10/13/11 — A steel tribute

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A steel tribute

By Ty Johnson
Published in News on October 13, 2011 1:46 PM

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A piece of steel from the World Trade Center that will be on display at the Rosewood Volunteer Fire Department arrived at the station Wednesday afternoon. From left, Operation Chief Chris Overman and Capt. David Grice, who traveled to New York City to pick up the piece of beam, are seen with the piece of steel as it is unloaded. A curio cabinet is being built inside the station to display the steel. A T-shirt from Engine 54, the New York City fire station that lost the most members, 12, in the attacks, will also be on display.

Early on Sept. 11, 2001, it was an I-beam in the north tower of the World Trade Center. But by the end of the day, it was folded and buried in a pile of rubble.

Wednesday, more than a decade later, that same beam sat in the Rosewood Volunteer Fire Station.

Children, firefighters and law enforcement officials posed for photos and gazed at the hunk of steel -- a testimony to what the nation lost that September morning and to the two-year effort to find a way to bring it home as a memorial for those in Wayne County who will never forget.

Leaving Tuesday at 5 a.m., Rosewood firemen David Grice and Chris Overman headed farther north than either of them had ever been and didn't stop until they reached a fire station in Queens, N.Y. There, they stayed the night with firefighters working on Engine 263 and Ladder 117 in the station's bunkhouse.

"They treated us like we were their own," Grice said.

The two headed to lower Manhattan during their daylong stay in New York City and visited Engine 54 and the Ten House, the two stations closest to ground zero.

It was an emotional experience, Grice said.

"I wish my mouth could tell what my eyes have seen," he said.

But the spiritual climax, both firefighters agreed, happened when they arrived at the John F. Kennedy Airport Hangar 17, where the New York Port Authority had been keeping the remains of the twin towers that fell during the terrorist attacks.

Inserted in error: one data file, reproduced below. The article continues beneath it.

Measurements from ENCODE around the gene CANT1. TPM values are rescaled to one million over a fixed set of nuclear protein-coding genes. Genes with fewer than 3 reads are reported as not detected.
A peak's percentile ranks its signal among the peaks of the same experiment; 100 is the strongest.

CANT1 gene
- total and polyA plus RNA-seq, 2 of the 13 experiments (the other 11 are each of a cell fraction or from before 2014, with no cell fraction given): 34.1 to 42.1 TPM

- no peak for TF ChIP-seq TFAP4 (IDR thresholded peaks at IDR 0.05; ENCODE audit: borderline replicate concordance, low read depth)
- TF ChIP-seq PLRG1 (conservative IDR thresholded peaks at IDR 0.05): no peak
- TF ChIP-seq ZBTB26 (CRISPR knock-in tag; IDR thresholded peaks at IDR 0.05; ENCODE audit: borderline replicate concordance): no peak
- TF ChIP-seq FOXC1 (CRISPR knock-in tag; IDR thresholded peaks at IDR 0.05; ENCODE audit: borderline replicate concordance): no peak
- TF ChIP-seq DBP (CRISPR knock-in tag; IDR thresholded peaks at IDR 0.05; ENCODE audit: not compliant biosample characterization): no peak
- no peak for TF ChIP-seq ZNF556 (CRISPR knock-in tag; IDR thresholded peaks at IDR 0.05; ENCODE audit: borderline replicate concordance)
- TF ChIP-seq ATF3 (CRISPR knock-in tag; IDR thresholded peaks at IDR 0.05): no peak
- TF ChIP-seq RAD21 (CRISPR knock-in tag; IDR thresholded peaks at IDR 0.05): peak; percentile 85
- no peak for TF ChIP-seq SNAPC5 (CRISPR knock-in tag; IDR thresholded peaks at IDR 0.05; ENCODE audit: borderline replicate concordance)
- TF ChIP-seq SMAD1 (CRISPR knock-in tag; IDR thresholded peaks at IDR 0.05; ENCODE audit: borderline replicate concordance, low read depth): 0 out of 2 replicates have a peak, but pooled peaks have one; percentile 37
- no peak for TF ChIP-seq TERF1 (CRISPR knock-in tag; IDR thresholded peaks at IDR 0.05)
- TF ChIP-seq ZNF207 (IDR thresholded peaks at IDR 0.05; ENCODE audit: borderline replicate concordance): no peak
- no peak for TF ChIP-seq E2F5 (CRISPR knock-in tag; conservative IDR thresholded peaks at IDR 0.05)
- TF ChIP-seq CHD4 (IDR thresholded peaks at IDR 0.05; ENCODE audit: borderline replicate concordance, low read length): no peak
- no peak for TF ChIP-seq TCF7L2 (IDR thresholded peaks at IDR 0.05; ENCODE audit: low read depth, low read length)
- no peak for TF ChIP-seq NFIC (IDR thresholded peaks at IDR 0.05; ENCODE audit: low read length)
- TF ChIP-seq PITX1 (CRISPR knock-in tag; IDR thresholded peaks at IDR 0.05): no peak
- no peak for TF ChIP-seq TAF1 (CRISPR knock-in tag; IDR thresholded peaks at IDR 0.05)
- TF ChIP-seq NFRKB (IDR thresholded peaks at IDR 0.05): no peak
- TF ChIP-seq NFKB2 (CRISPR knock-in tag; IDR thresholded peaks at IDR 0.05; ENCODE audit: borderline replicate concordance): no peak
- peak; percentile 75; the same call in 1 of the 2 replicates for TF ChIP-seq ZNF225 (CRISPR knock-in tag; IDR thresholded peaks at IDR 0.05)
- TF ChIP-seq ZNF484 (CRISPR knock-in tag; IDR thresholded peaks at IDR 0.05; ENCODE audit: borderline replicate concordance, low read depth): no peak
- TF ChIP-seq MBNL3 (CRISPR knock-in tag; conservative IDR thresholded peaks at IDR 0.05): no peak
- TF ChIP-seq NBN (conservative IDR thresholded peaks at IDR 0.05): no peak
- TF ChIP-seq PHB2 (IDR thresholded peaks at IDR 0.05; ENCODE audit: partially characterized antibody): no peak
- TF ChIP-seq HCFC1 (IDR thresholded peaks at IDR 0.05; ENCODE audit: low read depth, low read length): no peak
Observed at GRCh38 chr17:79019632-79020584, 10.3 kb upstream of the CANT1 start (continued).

Nozzles and fire hoses, other pieces of steel and a subway railing "twisted up like a pretzel" were gathered in the warehouse on the day, the Port Authority told them, would be the last for distributing pieces of the wreckage.

But what surprised them the most was the attitude of the firefighters and Port Authority officials who knew what they were there to do.

"They acted like we were doing something for them, and we felt like they had done something for us," Overman said. "They all told us to take care of it."

And take care of it they will. Overman, who began the two-year process of acquiring the steel, is constructing a curio cabinet for display in the fire department's lounge, and is also putting together a book of all the correspondence and paperwork from the acquisition to chronicle what the wreckage means for future generations of firefighters and visitors. A fire company T-shirt from Engine 54, the station that lost the most members, 12, in the attacks, will also be folded and placed on display.

Visitors, the two said, would be more than welcome to come see the display once it's put together, but its connection with those in New York won't soon die. They will send photos and newspaper clippings to the stations that were hospitable during their trip, which concluded with an escort from Pikeville Volunteer Fire Department and the Wayne County Sheriff's Office from the Wilson County line to the station, where dozens awaited to catch a glimpse of the steel and reflect.

The money to get the steel to Wayne County came from the department's Women's Auxiliary, who held numerous fundraisers to come up with the necessary money.

The campaign to bring the 460-pound chunk of metal to Wayne County has ended, but Overman said he hopes it will offer future visitors a glimpse into what was taken by the terrorist attacks of Sept. 11, and how it affected firefighters, law enforcement officers and members of the armed forces across the world.